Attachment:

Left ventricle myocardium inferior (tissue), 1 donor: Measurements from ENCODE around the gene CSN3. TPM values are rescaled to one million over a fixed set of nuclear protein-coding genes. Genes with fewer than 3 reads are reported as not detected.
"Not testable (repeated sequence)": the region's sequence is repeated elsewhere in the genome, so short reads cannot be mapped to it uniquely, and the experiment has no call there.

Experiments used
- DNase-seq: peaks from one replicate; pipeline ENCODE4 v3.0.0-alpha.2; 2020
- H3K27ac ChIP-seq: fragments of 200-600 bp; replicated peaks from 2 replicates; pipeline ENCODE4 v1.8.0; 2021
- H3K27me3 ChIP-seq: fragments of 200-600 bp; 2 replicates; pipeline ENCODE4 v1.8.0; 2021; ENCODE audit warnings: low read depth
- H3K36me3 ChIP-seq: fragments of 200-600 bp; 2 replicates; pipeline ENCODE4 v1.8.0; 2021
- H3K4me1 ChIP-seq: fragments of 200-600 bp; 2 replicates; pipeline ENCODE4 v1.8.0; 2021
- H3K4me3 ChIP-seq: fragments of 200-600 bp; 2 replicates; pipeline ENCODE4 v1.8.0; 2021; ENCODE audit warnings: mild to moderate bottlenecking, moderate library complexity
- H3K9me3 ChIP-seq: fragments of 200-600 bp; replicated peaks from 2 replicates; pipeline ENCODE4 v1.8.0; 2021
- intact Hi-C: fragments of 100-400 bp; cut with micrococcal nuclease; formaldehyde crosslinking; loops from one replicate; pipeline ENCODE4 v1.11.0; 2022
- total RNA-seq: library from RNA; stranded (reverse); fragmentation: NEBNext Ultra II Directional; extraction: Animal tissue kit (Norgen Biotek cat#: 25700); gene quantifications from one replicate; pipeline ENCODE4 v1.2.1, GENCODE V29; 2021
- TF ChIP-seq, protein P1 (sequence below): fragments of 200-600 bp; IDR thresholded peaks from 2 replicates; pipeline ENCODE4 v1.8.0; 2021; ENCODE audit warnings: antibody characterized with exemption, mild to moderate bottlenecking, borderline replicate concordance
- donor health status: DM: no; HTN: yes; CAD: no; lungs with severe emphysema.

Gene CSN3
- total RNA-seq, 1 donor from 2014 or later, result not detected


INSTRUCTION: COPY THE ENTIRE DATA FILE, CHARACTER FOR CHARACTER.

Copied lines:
Left ventricle myocardium inferior (tissue), 1 donor: Measurements from ENCODE around the gene CSN3. TPM values are rescaled to one million over a fixed set of nuclear protein-coding genes. Genes with fewer than 3 reads are reported as not detected.
"Not testable (repeated sequence)": the region's sequence is repeated elsewhere in the genome, so short reads cannot be mapped to it uniquely, and the experiment has no call there.

Experiments used
- DNase-seq: peaks from one replicate; pipeline ENCODE4 v3.0.0-alpha.2; 2020
- H3K27ac ChIP-seq: fragments of 200-600 bp; replicated peaks from 2 replicates; pipeline ENCODE4 v1.8.0; 2021
- H3K27me3 ChIP-seq: fragments of 200-600 bp; 2 replicates; pipeline ENCODE4 v1.8.0; 2021; ENCODE audit warnings: low read depth
- H3K36me3 ChIP-seq: fragments of 200-600 bp; 2 replicates; pipeline ENCODE4 v1.8.0; 2021
- H3K4me1 ChIP-seq: fragments of 200-600 bp; 2 replicates; pipeline ENCODE4 v1.8.0; 2021
- H3K4me3 ChIP-seq: fragments of 200-600 bp; 2 replicates; pipeline ENCODE4 v1.8.0; 2021; ENCODE audit warnings: mild to moderate bottlenecking, moderate library complexity
- H3K9me3 ChIP-seq: fragments of 200-600 bp; replicated peaks from 2 replicates; pipeline ENCODE4 v1.8.0; 2021
- intact Hi-C: fragments of 100-400 bp; cut with micrococcal nuclease; formaldehyde crosslinking; loops from one replicate; pipeline ENCODE4 v1.11.0; 2022
- total RNA-seq: library from RNA; stranded (reverse); fragmentation: NEBNext Ultra II Directional; extraction: Animal tissue kit (Norgen Biotek cat#: 25700); gene quantifications from one replicate; pipeline ENCODE4 v1.2.1, GENCODE V29; 2021
- TF ChIP-seq, protein P1 (sequence below): fragments of 200-600 bp; IDR thresholded peaks from 2 replicates; pipeline ENCODE4 v1.8.0; 2021; ENCODE audit warnings: antibody characterized with exemption, mild to moderate bottlenecking, borderline replicate concordance
- donor health status: DM: no; HTN: yes; CAD: no; lungs with severe emphysema.

Gene CSN3
- total RNA-seq, 1 donor from 2014 or later, result not detected